Kayla Kemhadjian

Kayla Kemhadjian

Profile

After graduating Magna Cum Laude in English at California State University Long Beach (2017), I went on to complete my Masters at the University of Nottingham (2018) with funding from the USA Masters Scholarship. There, I completed a dissertation on the Old English concept of the ‘monster’ (fiend). 

I subsequently began my PhD at the University of Leeds and have spent the first year researching the concept of Suicide in Old English. I was an IMS intern during the first year of my PhD, and the School of English and History’s FAHC representative for the INTERCONNECTIONS group. I am excited to continue working on negative mental states and concepts for this thesis. 

I am a member of MEARCSTAPA (Monsters: The Experimental Association For The Research Of Cryptozoology Through Scholarly Theory And Practical Application) the Network for the Study of Glossing, and affiliated with SMFS (Society for Medieval Feminist Scholarship). 

My conference activities include but are not limited to: 

Organising a session panel entitled Monsters and Mental Health for the 2019 Leeds IMC (July 1st 2019).

“Deformity and the Body of the Sinner: Conceptualizing Deformity as Sin in Early Medieval Metaphor and Thought” for The Ugliness of Beauty and the Beauty of Ugliness, II: Materializing Ugliness and Deformity in the Middle Ages at the 2019 Leeds IMC (July 2nd 2019).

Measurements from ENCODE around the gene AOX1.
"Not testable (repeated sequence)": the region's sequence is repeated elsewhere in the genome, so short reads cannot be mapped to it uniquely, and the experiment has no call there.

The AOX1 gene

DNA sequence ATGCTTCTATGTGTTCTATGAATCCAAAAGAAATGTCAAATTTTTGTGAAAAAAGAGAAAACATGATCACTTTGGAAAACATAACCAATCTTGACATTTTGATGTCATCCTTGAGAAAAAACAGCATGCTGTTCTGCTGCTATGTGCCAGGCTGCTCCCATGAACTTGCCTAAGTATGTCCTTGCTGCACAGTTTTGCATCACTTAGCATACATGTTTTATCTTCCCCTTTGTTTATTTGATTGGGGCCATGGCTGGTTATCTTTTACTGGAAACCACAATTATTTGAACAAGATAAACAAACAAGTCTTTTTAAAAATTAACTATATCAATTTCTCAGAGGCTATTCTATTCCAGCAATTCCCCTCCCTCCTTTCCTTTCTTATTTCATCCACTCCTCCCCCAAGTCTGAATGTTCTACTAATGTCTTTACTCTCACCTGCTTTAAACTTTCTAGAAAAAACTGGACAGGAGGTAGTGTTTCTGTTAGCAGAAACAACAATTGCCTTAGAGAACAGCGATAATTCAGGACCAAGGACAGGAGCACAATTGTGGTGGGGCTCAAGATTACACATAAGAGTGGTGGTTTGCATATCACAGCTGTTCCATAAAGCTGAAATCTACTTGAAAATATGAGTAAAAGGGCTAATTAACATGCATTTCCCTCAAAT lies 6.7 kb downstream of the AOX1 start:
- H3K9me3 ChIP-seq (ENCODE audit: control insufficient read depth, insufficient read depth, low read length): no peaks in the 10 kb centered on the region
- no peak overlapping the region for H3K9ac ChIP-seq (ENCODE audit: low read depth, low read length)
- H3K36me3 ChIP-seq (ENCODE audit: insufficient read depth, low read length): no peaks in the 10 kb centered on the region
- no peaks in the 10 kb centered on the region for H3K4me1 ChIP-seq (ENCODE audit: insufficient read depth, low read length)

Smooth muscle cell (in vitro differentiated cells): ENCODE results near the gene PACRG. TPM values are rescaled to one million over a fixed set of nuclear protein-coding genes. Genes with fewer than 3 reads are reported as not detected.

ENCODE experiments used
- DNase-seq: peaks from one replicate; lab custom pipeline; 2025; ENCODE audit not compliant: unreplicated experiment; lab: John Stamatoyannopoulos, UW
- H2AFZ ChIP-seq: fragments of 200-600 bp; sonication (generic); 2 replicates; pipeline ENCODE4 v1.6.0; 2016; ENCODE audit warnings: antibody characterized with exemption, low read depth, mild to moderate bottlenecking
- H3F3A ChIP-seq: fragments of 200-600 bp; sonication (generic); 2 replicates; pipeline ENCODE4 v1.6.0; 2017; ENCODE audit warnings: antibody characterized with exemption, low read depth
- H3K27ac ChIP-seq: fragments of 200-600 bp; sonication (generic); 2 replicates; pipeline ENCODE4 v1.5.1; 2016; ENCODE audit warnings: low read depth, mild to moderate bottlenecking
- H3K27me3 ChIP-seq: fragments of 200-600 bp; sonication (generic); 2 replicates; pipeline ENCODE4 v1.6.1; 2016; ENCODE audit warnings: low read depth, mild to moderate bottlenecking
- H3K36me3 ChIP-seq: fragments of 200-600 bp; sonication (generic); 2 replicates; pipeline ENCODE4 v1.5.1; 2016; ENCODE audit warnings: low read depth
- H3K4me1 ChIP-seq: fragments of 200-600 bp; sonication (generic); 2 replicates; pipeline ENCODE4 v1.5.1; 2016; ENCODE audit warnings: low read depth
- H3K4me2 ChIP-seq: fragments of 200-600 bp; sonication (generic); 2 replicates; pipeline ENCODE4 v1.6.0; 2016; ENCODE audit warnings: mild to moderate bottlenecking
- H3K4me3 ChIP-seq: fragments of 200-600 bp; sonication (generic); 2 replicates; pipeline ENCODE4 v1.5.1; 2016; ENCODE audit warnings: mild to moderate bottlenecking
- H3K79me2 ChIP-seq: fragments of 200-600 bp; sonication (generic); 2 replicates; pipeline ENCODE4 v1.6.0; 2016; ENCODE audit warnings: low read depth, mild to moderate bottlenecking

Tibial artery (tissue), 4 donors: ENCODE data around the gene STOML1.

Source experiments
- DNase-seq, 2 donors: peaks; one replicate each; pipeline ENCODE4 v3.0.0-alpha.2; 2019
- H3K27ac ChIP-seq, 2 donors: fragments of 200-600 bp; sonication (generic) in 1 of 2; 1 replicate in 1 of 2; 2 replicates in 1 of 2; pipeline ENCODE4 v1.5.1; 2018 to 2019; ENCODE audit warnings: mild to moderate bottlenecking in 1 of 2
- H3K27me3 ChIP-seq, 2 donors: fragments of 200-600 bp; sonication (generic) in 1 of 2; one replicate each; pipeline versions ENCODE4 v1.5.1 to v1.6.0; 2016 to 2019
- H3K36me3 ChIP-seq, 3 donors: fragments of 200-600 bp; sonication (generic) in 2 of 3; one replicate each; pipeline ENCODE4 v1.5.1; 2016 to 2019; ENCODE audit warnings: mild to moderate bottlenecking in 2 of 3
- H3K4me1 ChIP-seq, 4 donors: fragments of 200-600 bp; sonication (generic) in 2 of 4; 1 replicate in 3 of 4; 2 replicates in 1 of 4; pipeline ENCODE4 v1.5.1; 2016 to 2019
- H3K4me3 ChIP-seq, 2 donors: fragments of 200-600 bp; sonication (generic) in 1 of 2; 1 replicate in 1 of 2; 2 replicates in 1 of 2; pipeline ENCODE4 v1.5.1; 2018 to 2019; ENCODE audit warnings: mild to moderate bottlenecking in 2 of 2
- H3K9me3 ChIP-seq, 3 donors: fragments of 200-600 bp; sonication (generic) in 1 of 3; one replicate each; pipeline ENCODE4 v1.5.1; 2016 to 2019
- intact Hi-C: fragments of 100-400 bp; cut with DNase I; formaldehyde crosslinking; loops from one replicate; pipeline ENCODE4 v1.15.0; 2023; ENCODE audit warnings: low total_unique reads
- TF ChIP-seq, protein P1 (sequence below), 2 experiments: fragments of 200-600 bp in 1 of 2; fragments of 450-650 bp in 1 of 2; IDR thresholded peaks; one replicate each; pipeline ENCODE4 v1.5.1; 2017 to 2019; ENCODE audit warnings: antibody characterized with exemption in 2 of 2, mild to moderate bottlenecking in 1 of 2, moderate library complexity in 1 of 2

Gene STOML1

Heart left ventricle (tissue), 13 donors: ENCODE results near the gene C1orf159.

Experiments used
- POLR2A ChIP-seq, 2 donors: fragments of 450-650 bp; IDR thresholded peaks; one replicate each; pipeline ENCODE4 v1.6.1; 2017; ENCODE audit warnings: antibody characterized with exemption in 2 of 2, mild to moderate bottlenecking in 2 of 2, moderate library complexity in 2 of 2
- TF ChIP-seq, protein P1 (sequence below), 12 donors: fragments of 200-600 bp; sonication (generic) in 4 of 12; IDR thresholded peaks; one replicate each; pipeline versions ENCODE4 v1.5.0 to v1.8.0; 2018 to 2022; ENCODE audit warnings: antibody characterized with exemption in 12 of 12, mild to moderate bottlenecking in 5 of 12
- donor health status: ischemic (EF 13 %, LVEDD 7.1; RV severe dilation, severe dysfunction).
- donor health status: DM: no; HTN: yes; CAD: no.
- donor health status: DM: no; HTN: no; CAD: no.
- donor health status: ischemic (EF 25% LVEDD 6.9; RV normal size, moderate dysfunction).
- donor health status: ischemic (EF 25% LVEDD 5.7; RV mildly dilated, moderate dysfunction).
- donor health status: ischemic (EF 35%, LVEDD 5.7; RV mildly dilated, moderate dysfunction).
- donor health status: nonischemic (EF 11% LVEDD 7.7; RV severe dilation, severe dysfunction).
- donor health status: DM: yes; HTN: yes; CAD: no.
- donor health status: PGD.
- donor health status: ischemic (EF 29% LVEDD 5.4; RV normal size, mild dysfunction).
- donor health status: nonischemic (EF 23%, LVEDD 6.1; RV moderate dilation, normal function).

(Post) Colonial Health Conference Administration Assistant for the (Post) Colonial Health: Global Perspectives on the Medical Health             Humanities conference at Weetwood Hall (June 20th -21st 2019).

‘Seventeen Self-Deaths: Interpreting Anglo-Saxon Perceptions of Suicide through Lexical Analysis’ for the Health Humanities Researcher Group at the University of Nottingham (March 20th 20219).

Organizer for Marginalization and the Law interdisciplinary workshop at the University of Leeds (Feb 21st 2019).

Fionda Niosian: Deconstructing the Old English Fiend” for Words, Origins, and Traditions in Earlier Medieval English Texts at the 2018 Leeds IMC (July 2-5th 2018).

“Rethinking mdsefa: Comitatus-Related PTSD in Old English Heroic Narratives” for Getting Down with Anglo-Saxons: Depression and Related Conditions before the Conquest at the 2018 IMC Kalamazoo (May 10th -13th 2018).

“Perceiving the ‘Monstrous’ in The Nowell Codex” for the Cambridge Colloquium in 2018 (February 10th 2018). 

Research interests

I am primarily interested in the history of emotions and mental health in early medieval England. Intersections between negative mental states or conditions and the supernatural are another point of interest, given that medicine and health sat at a nexus between magic, religion, and science. I completed my masters dissertation at the University of Nottingham on Fiend Theory: Reading the Monstrous in the Nowell Codex, which focused on the cognitive and linguistic framework for the Old English concept of the ‘monster’. Drawing on that literary and linguistic methodlogy, I am interested in the ways in which Old English words and phrases highlight specific temporal, geographic, and cultural constructions and understandings of other abstract concepts, such as states of mind. I am also curious about how perceptions of illness (both physical and mental) inform and originate in early medieval England. 

Qualifications

  • MA in Viking and Anglo-Saxon Studies at the University of Nottingham
  • BA in English, Creative Writing with a minor in Film at California State University Long Beach